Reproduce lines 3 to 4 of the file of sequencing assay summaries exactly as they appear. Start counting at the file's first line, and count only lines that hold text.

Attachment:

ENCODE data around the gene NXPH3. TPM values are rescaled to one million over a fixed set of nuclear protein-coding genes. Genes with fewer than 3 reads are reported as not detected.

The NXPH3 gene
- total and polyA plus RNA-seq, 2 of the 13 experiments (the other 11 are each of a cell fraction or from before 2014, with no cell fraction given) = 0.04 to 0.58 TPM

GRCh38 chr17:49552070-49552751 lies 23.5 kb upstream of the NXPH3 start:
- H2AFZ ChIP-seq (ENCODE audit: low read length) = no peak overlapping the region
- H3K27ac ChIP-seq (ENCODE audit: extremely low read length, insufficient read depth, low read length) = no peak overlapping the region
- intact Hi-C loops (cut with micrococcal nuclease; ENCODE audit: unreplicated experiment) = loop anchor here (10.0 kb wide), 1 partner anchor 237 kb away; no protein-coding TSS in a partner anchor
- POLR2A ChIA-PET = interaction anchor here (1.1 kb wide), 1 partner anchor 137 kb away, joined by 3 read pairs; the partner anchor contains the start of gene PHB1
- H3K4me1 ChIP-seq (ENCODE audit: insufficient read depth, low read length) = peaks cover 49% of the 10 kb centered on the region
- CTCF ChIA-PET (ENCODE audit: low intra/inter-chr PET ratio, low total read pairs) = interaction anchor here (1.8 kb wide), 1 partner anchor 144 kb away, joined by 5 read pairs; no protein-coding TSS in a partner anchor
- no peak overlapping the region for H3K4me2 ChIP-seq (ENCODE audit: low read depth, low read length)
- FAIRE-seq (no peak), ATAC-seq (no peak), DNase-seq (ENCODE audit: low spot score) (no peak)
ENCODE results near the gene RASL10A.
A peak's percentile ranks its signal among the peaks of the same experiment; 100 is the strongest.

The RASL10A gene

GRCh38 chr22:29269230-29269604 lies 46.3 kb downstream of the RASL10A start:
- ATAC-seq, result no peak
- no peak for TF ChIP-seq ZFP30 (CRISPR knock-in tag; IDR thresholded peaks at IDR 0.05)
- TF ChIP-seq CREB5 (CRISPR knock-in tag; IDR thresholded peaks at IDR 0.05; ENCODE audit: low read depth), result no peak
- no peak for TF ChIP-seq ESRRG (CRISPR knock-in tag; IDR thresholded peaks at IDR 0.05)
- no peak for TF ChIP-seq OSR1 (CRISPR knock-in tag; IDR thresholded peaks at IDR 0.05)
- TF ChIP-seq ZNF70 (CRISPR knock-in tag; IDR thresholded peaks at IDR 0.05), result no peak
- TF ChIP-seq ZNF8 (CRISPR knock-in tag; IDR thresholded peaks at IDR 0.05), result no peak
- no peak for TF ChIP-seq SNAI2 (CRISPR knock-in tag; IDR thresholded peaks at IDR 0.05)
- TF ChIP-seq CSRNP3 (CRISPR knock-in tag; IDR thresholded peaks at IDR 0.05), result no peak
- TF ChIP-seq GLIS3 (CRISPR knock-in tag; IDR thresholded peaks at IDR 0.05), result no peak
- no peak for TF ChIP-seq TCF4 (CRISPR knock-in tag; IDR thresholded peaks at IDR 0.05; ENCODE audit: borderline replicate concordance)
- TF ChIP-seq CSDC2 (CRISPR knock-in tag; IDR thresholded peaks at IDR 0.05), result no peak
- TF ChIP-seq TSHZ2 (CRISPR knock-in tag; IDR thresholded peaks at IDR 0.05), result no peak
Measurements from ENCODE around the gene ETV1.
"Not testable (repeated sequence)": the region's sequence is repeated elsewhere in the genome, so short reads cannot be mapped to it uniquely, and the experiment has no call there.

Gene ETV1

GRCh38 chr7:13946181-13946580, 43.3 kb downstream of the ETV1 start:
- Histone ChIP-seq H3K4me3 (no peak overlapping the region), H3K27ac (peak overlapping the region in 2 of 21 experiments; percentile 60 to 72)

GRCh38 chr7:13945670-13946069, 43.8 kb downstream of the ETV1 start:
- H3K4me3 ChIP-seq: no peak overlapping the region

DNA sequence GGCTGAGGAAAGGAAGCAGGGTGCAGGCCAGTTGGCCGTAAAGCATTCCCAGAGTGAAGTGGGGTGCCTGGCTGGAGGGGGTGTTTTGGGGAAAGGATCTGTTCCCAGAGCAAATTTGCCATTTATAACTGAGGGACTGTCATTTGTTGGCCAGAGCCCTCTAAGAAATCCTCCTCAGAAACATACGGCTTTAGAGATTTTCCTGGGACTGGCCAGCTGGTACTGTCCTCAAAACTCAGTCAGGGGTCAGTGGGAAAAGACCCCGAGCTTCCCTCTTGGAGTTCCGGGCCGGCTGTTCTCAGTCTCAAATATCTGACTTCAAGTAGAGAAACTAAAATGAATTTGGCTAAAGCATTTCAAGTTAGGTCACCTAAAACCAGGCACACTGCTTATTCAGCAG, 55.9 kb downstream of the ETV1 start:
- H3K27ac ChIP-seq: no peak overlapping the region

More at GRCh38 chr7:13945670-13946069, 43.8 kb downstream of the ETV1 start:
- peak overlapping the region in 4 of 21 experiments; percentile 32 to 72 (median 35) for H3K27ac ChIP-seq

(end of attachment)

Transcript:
- total and polyA plus RNA-seq, 2 of the 13 experiments (the other 11 are each of a cell fraction or from before 2014, with no cell fraction given) = 0.04 to 0.58 TPM

GRCh38 chr17:49552070-49552751 lies 23.5 kb upstream of the NXPH3 start: